Heatwaves and Wildfires: Indigenous Knowledge and Global Climate Security

Over the past few months, local temperatures in South and Southeast Asia have broken previous records. Temperatures in Thailand reached 45 degrees Celsius, while Vietnam hovered around 44 degrees Celsius and Singapore recorded 37 degrees Celsius. Worldwide, extreme heat has become a mainstay for international news, particularly in July as wildfires and extreme heat were recorded across many continents. Climate change makes such occurrences more frequent and extreme. It is a reality that the world now faces collectively but its impacts differ widely across physical geographies and political contexts.

The impacts of climate variability include more droughts, heatwaves and El Nino weather patterns which will likely increase the risk and behaviour of extreme heat and wildfires. Wildfires will cause more carbon dioxide to enter the atmosphere feeding global heating and increasing air pollution in areas near and far as the air travels. Lightning, volcanic eruptions, sparks from falling objects and spontaneous combustion are all naturally occurring triggers for wildfires in dryer climates made more likely because of climate change.

However, not all wildfires occur naturally. Some people intentionally start fires such as by arson. In other cases fires can start by accidental ignition and uncontrolled use of fire in land clearing and agriculture in the tropics, like the slash-and-burn policy common in Southeast Asia. Outside of the tropics, common causes of wildfires are coal seam fires, overhead power lines, arson or sparks from equipment use which can trigger accidental ignition. More recent studies have also found potential fire triggers coming from solar panels.

There is debate about the place and prominence of indigenous knowledge in climate science and policy responses to address climate change. This is particularly ripe given the divergence of opinion between the role of controlled burning of forest and vegetation to avoid wildfires, and tree planting, reforestation, and rewilding techniques as strategies to address climate change.

Historically in Europe, the continent was split between Northern European countries where there was less need for slash-and-burn policies due to the cooler local climate, and Southern European countries where slash-and-burn was a commonplace solution to a drier climate so that trees, shrubs, and vegetation would not necessarily trigger wider damage to the environment and people’s homes as a result.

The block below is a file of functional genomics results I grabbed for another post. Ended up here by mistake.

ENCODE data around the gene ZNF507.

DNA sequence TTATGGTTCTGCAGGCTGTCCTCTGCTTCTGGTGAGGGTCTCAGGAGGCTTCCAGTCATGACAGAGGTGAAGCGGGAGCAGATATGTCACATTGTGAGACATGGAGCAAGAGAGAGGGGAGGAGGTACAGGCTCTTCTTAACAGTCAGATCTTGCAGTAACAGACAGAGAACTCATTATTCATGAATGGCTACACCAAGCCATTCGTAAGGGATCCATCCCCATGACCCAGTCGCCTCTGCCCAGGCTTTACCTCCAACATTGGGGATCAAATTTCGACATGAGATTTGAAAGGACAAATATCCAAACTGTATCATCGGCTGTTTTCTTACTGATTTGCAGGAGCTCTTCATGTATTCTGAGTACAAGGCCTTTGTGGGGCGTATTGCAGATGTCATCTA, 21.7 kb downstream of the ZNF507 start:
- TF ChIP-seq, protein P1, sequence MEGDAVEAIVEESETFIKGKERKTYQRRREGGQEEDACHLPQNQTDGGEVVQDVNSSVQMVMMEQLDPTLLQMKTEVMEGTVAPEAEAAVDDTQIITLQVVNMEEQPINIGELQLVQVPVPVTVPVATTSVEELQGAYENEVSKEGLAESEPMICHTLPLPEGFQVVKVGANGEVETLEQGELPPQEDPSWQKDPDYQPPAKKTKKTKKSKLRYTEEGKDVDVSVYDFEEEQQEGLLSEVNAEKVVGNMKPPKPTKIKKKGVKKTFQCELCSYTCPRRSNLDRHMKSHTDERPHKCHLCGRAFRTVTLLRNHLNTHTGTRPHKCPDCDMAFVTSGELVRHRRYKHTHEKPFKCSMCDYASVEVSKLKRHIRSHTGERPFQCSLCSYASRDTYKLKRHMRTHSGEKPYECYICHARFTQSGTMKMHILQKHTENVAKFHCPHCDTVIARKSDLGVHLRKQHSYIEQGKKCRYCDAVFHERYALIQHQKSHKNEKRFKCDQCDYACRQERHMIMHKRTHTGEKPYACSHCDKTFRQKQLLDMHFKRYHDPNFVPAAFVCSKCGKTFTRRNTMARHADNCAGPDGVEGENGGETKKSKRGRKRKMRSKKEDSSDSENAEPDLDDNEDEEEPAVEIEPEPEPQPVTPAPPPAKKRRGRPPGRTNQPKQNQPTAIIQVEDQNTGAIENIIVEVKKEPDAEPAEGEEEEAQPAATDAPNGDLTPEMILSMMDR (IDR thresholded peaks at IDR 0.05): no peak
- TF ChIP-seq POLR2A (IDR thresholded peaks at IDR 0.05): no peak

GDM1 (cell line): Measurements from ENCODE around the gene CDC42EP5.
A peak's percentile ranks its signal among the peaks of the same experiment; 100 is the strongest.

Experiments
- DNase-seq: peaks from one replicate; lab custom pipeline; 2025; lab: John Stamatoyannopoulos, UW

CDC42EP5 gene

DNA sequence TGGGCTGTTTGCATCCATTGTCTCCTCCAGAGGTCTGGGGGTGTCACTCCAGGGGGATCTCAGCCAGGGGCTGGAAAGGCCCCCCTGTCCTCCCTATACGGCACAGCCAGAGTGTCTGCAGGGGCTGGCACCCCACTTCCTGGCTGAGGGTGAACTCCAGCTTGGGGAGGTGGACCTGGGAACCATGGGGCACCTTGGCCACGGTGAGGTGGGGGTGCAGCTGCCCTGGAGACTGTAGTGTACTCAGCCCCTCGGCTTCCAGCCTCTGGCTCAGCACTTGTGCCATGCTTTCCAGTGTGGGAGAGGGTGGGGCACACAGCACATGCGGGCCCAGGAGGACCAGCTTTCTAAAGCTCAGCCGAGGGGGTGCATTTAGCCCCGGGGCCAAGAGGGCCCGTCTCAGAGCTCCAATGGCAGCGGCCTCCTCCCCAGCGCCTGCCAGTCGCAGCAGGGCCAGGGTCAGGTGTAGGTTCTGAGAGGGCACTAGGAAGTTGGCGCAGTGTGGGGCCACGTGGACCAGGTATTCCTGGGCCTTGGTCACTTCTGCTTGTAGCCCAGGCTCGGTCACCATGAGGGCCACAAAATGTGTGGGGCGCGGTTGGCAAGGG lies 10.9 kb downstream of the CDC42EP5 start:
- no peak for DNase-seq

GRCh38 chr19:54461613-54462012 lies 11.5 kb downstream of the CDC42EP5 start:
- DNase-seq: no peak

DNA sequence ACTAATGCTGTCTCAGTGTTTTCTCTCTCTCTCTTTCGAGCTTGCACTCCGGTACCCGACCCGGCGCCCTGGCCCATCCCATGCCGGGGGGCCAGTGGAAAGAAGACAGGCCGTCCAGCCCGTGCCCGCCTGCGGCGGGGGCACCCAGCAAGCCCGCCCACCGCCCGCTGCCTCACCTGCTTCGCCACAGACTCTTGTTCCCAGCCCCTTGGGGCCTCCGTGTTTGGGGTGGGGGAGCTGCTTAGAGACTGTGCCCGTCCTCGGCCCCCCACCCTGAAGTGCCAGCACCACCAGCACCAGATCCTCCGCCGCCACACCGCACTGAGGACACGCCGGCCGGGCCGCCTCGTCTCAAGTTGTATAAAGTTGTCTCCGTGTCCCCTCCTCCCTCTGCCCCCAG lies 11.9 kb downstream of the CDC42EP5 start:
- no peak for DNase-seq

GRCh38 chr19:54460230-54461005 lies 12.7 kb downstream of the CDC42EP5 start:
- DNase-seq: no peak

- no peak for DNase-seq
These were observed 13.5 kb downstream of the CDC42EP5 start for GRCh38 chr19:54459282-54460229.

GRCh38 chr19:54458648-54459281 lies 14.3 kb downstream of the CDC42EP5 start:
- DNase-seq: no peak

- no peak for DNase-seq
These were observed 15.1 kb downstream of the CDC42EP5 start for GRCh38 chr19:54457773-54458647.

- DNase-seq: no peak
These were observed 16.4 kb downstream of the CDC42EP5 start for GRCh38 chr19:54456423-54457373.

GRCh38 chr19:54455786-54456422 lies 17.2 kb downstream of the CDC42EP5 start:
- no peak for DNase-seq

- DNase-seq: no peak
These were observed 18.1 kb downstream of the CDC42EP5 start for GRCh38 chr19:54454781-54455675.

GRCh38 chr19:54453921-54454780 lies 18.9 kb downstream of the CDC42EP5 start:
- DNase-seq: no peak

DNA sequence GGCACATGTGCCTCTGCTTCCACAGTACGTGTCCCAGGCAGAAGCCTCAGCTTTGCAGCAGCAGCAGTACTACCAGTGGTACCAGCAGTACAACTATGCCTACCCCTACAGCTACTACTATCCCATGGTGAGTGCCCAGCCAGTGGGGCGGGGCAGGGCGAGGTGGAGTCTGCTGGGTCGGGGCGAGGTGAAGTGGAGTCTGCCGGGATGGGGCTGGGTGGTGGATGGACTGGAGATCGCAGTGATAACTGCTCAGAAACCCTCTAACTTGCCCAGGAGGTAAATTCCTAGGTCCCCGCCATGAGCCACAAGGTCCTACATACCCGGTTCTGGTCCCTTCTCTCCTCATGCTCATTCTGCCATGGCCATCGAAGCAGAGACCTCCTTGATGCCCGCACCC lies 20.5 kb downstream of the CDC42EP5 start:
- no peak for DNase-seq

In recent years some age-old wisdom has become less prominent as greater incentives have generated more interest elsewhere in European national governments. Quick-growing trees like Eucalyptus have found favour in warmer climates where countries have sought to reach their climate targets outlined in the Paris Agreement. Yet these initiatives have provided false promise as Eucalyptus trees are non-native and draw much water to grow quickly, making the soil drier. They are also a drier tree variety that is more susceptible to fire triggers as witnessed in Portugal.

As a result, in an effort to plant more trees to meet their commitments outlined in the Paris Agreement and the Sustainable Development Goals, national governments end up overriding local knowledge in understanding their own surroundings and in turn exposing their communities to greater wildfire risk, rather than less.

Extreme heatwaves and wildfires have generated much coverage in the international media in recent months. However, less attention is paid to the multiple conflicting incentives and trade-offs to address this climate change challenge. While slash-and-burn policies in Southern European countries were an antidote to the fire triggers in a drier climate, uncontrolled slash-and-burn has contributed to worsening air quality in in Southeast Asia’s tropics. This points to the need for better regulation and education on such practices.

What the recent experiences across the world have illustrated is that while there is a common cause to address the challenges of climate change, there is no one-size-fits-all approach. What works in one continent may not work in another, and even may have the inverse effect of making a country and its community more exposed to extreme heat and wildfires. The mid-year period of 2023 will serve as a reminder that we need to consider the place and prominence of indigenous and local knowledge in our efforts to address climate change impacts while seeking to contribute to overall global climate security.